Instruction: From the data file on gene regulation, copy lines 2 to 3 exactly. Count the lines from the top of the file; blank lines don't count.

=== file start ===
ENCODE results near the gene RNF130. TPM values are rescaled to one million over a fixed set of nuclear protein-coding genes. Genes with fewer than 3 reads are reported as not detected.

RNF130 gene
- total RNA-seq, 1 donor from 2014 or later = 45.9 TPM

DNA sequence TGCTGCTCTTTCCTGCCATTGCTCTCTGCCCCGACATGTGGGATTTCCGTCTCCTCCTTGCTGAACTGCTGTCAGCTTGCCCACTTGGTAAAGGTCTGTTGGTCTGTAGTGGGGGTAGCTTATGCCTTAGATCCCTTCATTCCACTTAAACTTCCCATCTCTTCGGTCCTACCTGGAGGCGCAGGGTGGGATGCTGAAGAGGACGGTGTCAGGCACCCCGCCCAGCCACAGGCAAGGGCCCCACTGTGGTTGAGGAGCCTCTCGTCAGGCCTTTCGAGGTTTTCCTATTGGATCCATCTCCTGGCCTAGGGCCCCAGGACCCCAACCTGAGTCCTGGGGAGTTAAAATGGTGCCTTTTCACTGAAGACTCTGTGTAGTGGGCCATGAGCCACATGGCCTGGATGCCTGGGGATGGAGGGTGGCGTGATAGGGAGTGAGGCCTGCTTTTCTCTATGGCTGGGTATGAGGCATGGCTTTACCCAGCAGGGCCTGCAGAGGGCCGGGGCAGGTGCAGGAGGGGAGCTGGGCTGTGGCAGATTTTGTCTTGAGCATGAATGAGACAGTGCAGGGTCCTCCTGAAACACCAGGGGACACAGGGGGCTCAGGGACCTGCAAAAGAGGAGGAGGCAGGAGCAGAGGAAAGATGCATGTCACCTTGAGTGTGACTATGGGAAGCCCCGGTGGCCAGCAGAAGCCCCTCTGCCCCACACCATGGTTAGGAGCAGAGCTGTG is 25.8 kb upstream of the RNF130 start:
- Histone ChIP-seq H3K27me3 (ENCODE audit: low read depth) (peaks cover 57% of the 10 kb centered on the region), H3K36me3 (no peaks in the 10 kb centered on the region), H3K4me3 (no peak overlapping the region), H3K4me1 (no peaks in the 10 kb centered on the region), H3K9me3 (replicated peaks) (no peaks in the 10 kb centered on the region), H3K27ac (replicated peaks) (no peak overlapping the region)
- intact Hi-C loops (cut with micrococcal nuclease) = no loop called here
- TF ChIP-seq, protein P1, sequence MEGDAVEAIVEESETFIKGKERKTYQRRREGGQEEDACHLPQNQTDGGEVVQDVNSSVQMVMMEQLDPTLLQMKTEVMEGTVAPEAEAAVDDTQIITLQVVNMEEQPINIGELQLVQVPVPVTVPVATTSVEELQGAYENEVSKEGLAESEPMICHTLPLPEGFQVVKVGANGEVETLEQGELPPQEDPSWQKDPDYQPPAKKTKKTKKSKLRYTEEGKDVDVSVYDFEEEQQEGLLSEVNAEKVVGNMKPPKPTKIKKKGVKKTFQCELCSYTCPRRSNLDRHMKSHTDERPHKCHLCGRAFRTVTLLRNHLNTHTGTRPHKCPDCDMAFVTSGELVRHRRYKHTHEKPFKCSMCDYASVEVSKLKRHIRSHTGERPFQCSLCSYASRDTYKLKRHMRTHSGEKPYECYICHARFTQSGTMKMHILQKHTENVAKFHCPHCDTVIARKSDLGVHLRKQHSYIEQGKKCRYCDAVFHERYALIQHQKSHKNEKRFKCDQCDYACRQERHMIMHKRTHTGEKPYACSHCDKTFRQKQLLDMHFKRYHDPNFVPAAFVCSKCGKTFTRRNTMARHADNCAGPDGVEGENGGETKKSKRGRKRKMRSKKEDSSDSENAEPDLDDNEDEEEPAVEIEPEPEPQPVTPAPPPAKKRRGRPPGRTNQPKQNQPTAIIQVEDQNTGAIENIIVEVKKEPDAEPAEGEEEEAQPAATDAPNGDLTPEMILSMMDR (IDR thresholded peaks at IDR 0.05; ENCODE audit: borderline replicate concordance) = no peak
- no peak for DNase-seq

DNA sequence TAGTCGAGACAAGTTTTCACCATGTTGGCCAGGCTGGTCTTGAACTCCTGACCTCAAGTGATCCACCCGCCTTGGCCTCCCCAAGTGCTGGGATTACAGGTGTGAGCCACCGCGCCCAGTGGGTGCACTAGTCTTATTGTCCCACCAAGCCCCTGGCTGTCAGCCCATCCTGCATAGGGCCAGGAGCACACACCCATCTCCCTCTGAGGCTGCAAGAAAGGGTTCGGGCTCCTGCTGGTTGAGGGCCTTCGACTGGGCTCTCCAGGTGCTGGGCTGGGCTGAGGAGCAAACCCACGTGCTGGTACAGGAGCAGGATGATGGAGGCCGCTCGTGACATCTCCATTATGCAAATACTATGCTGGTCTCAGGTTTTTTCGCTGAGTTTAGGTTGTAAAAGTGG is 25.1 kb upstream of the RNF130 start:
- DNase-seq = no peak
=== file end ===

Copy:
RNF130 gene
- total RNA-seq, 1 donor from 2014 or later = 45.9 TPM